The Correct Answer for America
By William E. Spriggs | 12/20/2013, 11:41 a.m.
This time of year college students cram for final exams. They get graded in a very stark right-or-wrong fashion. Splitting the difference between a bad guess and the right answer is not rewarded.
Unfortunately, Washington is locked in such a crazy struggle. Five years after Wall Street’s fall, the economy still is more than 1 million payroll jobs short of where things stood at the last peak of the labor market. Median household income is still below the peak, meaning more than half of America’s households are behind where they were five years ago.
The poverty level of America’s children is higher, and state and local revenues only recovered last fiscal year, leaving hundreds of thousands of fewer teachers and larger class sizes for our children. Our nation’s total output is more than $1 trillion less than where it would be if we could get to full employment. Clearly, the right answer to this set of problems is for massive government action to kick start the economy to address the woes of the American people.
But what we have is a Washington elite preoccupied by its fetish with federal deficits, and a Republican party blinded by ideology to shrink the government to the size the 1% is willing to pay for (meaning not very much at all). There is such a disconnect between Congress and the problems of America’s households that whatever President Barack Obama might do is stuck in the muck of policy group-think.
The last employment numbers only encourage a group-think that believes the economy is doing well. November’s numbers boosted the average monthly job growth to a level that could get private-sector jobs back to their January 2008 peak within six months-in mid-2014. But rising to the job levels of more than six years ago means that would leave the deficit of all the new job entrants over that six-year period-almost 8 million jobs needed!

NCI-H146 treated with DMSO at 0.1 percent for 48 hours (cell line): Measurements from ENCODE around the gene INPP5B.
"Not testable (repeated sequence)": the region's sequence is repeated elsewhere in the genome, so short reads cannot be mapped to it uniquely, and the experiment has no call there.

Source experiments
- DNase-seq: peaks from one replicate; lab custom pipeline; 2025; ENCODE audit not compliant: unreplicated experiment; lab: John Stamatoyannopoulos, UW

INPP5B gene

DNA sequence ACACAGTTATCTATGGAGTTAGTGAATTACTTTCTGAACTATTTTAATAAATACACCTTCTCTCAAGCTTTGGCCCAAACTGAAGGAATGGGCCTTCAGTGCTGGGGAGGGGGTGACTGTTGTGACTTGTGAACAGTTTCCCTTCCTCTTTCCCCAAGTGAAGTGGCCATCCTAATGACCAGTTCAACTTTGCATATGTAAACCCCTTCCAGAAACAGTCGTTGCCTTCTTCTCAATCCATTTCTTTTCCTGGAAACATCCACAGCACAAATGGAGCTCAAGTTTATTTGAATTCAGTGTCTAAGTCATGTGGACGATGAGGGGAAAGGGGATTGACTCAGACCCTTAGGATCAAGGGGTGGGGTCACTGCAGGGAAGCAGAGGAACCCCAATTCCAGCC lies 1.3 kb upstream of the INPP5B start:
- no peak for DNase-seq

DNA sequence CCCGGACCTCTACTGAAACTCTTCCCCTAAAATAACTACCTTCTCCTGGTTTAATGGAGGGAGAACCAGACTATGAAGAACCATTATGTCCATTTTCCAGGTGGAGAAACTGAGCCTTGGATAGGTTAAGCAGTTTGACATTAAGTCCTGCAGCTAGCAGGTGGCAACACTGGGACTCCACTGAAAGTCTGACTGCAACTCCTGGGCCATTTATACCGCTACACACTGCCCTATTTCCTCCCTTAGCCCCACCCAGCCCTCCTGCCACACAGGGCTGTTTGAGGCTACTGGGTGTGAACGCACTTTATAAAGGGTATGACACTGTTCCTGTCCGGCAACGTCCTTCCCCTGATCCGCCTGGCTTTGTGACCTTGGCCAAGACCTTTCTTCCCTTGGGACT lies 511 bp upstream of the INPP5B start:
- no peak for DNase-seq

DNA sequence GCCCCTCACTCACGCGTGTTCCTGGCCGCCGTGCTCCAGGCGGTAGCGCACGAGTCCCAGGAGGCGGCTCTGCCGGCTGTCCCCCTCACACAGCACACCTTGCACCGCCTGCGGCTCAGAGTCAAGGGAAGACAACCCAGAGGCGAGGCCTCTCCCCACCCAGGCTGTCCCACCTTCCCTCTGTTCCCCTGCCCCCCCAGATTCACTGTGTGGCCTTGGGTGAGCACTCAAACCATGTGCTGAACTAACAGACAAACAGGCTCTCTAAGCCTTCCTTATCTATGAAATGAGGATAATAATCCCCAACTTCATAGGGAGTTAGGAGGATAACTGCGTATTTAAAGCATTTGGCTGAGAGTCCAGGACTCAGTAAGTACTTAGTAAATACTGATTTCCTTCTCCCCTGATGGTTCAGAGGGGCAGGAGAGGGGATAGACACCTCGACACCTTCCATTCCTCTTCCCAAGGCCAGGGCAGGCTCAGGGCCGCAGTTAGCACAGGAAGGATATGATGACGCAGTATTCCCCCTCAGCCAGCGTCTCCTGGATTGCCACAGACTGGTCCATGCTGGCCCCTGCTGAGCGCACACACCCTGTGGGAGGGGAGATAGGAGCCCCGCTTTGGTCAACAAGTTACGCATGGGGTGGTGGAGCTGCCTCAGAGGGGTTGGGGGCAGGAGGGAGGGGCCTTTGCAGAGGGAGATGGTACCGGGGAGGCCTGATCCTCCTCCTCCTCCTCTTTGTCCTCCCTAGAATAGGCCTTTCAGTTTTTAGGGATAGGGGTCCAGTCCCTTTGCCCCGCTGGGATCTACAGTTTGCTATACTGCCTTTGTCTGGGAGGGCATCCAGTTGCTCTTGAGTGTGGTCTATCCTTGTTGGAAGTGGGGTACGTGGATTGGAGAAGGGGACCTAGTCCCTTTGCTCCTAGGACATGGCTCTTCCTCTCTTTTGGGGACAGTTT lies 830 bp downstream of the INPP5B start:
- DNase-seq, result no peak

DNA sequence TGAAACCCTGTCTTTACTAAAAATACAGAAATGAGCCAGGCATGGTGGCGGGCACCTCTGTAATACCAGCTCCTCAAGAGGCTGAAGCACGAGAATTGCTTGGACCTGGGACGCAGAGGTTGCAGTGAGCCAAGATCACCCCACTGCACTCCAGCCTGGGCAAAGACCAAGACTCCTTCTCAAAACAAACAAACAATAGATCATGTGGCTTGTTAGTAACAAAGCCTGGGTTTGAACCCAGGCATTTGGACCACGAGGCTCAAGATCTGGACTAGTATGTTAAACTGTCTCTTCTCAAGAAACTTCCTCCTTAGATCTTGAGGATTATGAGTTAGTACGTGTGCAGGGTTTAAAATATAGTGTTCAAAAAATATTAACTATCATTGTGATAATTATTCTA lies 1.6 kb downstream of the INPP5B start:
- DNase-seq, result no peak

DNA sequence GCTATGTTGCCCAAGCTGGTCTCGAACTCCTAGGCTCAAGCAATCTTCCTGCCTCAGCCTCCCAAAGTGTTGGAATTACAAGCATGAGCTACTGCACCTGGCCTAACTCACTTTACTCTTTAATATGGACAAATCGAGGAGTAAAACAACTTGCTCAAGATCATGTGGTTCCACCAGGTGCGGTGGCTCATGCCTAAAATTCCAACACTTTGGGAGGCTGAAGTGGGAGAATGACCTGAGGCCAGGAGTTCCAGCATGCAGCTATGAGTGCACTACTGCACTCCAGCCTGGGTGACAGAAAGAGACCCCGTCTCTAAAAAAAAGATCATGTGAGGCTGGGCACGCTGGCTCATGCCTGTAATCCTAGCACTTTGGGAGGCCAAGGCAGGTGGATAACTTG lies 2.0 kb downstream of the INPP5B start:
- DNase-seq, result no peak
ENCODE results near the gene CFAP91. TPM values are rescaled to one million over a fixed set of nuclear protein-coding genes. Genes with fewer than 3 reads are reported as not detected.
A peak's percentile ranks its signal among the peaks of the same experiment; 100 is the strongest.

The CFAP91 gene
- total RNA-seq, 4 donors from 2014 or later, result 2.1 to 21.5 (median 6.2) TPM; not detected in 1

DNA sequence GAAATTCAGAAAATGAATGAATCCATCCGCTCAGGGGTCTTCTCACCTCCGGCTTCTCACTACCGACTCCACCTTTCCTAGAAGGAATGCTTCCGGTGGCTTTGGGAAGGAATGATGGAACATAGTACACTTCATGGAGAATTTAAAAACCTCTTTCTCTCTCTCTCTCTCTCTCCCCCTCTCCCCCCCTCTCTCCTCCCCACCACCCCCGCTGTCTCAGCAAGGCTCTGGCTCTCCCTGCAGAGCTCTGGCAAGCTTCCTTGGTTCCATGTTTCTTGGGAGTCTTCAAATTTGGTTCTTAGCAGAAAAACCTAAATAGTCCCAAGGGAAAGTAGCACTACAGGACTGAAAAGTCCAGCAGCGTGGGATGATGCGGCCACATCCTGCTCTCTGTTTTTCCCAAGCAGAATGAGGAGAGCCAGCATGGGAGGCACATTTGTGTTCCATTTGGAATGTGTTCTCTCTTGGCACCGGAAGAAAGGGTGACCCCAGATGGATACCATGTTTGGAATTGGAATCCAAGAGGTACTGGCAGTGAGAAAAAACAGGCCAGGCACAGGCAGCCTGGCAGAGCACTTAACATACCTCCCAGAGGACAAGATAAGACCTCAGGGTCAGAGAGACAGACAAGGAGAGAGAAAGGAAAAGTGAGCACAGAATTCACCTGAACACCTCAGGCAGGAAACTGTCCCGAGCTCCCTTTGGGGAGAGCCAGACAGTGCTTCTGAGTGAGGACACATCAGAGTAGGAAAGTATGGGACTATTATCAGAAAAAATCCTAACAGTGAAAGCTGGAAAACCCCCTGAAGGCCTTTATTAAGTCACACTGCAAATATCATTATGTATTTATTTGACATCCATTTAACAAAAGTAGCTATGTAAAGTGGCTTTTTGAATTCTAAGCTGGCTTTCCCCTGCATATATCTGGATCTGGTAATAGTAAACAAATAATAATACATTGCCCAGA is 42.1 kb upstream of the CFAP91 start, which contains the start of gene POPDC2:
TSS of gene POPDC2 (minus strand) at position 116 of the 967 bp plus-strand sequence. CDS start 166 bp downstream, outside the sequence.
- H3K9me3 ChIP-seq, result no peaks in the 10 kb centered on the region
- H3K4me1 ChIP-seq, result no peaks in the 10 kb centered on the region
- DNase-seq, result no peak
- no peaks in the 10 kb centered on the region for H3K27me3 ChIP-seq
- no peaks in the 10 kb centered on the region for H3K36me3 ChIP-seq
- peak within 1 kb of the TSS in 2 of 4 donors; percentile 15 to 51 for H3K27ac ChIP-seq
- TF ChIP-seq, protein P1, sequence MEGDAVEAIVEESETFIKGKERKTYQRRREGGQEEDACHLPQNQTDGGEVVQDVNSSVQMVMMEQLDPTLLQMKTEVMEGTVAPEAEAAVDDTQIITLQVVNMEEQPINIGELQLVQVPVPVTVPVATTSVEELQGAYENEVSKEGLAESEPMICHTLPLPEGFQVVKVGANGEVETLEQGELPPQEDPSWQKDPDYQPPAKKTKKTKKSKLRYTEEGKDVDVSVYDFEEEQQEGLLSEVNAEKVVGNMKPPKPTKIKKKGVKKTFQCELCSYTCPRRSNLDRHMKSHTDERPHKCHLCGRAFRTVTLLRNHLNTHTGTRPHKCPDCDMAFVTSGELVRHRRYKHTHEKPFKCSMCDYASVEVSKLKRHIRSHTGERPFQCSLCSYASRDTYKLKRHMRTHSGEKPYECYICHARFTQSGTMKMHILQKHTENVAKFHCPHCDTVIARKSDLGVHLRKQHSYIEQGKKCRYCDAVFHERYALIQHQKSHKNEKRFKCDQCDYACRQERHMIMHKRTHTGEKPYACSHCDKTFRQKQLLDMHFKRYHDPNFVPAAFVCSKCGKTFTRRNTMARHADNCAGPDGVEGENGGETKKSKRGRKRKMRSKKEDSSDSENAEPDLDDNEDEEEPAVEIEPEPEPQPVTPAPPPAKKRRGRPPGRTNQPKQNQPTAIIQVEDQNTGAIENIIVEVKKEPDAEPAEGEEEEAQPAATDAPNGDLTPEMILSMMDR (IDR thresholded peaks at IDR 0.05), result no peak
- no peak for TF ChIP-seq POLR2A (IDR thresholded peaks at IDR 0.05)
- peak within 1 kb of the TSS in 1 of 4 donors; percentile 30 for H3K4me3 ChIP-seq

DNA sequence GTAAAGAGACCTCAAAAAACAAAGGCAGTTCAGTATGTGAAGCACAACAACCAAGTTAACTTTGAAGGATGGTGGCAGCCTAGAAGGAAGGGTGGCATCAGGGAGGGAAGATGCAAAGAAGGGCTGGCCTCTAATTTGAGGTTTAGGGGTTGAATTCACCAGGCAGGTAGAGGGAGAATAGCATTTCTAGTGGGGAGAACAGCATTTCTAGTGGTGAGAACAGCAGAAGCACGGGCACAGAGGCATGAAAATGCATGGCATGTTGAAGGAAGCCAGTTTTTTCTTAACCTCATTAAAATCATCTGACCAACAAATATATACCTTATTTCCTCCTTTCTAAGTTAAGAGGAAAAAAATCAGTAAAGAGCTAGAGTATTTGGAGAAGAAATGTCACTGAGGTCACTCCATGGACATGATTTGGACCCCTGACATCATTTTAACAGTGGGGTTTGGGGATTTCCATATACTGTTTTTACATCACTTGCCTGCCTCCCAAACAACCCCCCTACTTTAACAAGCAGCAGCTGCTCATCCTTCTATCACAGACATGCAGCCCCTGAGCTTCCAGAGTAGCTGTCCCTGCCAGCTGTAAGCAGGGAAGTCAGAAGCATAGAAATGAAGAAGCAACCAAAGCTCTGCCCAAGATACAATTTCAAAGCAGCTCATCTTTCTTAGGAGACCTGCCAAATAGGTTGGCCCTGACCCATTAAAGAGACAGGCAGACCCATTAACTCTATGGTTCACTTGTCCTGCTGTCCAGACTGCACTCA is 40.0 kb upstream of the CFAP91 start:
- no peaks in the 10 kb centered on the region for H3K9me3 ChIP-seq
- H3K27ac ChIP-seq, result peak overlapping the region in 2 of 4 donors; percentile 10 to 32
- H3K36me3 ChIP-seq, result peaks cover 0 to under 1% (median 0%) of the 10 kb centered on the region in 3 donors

Unemployment is like landing on fly paper. It is easy to get stuck. From one month to the next, the majority of the unemployed remain unemployed. Of the nearly 10.7 million people looking unsuccessfully for work in October, 6.7 million remained unemployed in November. More give up and drop out of the labor force, quitting their searches-2.4 million-than leave unemployment by finding a job, 2.1 million; and unfortunately, 1.6 million people who had been employed in October joined the rank of the unemployed in November. For millions of people we are simply not addressing the immediate need to create job opportunities.
After weeks of deliberating, Congress appears to have reached a budget compromise. Fortunately, it makes a sizable portion of the sequestration cuts in federal spending go away, making the federal government less a drag on the economy. It will help create more jobs but only a tiny dent. And it is being done by punishing federal workers-both civilian and military-by reducing their retirement benefits. And federal unemployment benefits are set to expire for 1.3 million still stuck in the unemployment queue, leaving them with no relief.
Back in October, there were 2.87 unemployed workers for each job opening. This is why more than 4 million Americans remained unemployed for more than 27 weeks. The loss of income for these families is a strain and part of the reason household incomes remain below their peak of five years ago.
The Congressional Budget Office has shown that unemployment benefits help stimulate the economy more than any other government program. It is only common sense. Unemployed workers need to make rent or mortgage payments, buy groceries and pay utilities. With the fall in income from a job loss, all unemployment benefits are put to use. And, unlike a tax cut that a Wall Street broker might use to go take a ski trip to St. Moritz, those grocery bills and utilities are dollars that circulate in the local economy.
A compromise that splits the difference between not extending unemployment benefits and choosing to extend them is moving away from the right answer. As the bumper sticker says, “I’d agree with you, but then we would both be wrong.”